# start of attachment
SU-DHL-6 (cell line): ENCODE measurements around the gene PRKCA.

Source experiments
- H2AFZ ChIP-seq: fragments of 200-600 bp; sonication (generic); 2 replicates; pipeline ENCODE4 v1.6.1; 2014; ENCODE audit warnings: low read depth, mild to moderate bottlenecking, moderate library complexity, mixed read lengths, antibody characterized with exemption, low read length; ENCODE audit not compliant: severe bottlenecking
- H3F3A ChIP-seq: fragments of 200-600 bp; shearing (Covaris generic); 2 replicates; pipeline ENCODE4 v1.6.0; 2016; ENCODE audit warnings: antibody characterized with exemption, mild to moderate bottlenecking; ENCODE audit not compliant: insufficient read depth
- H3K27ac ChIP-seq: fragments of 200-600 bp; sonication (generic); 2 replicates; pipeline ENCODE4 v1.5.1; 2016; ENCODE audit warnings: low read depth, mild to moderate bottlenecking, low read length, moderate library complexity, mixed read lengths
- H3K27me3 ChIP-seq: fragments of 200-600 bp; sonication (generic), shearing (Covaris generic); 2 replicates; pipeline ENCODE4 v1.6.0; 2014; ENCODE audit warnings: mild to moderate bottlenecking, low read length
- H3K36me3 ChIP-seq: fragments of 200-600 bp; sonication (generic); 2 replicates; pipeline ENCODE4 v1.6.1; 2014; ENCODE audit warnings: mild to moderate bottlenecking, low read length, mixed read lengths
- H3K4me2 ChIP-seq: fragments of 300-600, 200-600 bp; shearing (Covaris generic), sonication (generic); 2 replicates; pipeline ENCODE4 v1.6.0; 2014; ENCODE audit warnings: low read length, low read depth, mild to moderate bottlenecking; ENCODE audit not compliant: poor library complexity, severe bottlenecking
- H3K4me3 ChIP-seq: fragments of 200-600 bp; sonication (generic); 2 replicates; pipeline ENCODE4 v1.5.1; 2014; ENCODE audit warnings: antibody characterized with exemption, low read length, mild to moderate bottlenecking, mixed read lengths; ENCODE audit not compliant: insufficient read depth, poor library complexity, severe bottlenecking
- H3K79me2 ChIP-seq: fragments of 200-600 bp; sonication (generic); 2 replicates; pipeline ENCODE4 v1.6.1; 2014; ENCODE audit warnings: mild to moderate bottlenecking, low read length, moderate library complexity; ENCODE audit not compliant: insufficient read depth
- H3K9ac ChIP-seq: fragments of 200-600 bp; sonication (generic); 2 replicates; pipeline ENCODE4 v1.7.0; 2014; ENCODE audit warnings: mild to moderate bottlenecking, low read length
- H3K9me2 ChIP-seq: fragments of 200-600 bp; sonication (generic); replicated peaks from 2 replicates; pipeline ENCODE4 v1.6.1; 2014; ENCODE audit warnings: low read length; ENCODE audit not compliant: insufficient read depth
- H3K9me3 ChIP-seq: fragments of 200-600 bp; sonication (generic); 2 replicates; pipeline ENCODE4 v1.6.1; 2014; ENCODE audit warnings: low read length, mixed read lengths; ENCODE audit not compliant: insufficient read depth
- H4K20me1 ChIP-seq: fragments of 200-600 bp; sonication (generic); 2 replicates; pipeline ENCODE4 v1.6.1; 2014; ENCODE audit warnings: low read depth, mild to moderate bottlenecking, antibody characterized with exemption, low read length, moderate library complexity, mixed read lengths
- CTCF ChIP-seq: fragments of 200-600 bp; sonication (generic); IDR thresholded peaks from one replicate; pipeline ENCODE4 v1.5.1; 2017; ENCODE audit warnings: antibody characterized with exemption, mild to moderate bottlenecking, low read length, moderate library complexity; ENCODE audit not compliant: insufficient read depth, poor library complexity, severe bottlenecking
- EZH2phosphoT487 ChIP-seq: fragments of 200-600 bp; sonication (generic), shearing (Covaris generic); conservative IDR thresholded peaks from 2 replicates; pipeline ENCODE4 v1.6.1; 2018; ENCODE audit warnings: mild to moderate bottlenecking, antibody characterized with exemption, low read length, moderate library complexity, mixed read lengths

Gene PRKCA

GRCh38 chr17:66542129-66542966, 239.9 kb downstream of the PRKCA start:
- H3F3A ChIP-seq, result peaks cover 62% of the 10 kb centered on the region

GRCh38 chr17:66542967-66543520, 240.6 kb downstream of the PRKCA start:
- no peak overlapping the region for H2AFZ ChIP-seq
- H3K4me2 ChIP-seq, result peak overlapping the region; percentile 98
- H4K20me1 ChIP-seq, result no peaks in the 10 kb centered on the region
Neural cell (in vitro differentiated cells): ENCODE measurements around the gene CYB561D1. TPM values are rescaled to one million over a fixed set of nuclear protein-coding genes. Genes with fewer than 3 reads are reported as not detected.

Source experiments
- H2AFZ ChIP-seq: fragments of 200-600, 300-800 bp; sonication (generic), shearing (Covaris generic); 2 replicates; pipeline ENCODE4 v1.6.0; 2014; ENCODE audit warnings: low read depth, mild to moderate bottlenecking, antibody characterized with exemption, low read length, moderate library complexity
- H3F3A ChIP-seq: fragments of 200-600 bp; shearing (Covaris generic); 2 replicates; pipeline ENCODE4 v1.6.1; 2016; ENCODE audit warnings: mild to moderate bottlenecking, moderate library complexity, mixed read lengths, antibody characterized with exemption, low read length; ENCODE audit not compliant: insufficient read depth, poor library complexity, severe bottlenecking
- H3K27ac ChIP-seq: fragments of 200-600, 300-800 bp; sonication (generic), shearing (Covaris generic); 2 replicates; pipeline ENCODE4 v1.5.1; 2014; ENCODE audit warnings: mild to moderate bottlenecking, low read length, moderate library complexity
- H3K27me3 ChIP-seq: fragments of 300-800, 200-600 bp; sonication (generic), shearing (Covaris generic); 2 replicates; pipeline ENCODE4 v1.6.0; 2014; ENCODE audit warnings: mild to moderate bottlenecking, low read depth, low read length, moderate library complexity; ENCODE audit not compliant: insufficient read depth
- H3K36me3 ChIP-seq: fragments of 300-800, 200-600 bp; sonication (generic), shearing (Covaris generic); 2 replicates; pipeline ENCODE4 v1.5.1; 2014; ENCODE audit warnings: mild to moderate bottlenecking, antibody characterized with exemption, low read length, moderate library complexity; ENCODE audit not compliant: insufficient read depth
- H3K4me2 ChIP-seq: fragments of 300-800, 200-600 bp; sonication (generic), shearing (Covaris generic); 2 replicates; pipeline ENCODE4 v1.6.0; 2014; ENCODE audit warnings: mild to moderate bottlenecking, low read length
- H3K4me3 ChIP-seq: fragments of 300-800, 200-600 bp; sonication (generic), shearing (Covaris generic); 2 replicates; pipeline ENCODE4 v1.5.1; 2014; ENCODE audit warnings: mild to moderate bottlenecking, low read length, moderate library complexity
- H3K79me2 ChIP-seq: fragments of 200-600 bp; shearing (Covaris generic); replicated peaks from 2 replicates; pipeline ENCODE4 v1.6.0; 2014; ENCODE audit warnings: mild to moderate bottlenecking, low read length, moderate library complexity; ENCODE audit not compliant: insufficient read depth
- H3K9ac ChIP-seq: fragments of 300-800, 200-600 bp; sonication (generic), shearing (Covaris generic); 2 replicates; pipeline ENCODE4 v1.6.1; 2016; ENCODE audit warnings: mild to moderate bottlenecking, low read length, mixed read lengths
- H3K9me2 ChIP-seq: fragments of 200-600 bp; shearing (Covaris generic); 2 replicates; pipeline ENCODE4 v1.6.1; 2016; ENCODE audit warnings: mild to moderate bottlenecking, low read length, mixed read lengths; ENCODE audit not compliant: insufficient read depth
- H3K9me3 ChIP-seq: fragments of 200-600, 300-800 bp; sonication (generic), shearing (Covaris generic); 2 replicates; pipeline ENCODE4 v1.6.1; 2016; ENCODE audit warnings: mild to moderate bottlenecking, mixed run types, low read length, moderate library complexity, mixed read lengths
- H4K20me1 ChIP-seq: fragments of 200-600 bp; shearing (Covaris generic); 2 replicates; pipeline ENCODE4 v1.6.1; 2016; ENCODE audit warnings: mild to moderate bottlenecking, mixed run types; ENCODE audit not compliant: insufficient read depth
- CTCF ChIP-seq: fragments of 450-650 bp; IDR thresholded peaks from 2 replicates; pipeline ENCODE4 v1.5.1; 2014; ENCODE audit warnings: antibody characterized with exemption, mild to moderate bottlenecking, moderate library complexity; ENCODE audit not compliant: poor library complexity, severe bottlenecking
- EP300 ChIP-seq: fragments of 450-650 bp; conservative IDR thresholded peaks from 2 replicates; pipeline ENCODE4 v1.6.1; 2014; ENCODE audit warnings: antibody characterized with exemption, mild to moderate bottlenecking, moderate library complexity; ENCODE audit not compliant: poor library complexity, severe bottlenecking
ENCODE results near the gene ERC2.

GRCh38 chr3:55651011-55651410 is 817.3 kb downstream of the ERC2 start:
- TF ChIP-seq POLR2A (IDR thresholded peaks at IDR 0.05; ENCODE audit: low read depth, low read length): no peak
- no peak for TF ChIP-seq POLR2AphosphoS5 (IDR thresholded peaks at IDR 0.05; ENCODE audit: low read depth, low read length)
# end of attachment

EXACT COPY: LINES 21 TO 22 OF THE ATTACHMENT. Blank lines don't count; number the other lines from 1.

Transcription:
- no peak overlapping the region for H2AFZ ChIP-seq
- H3K4me2 ChIP-seq, result peak overlapping the region; percentile 98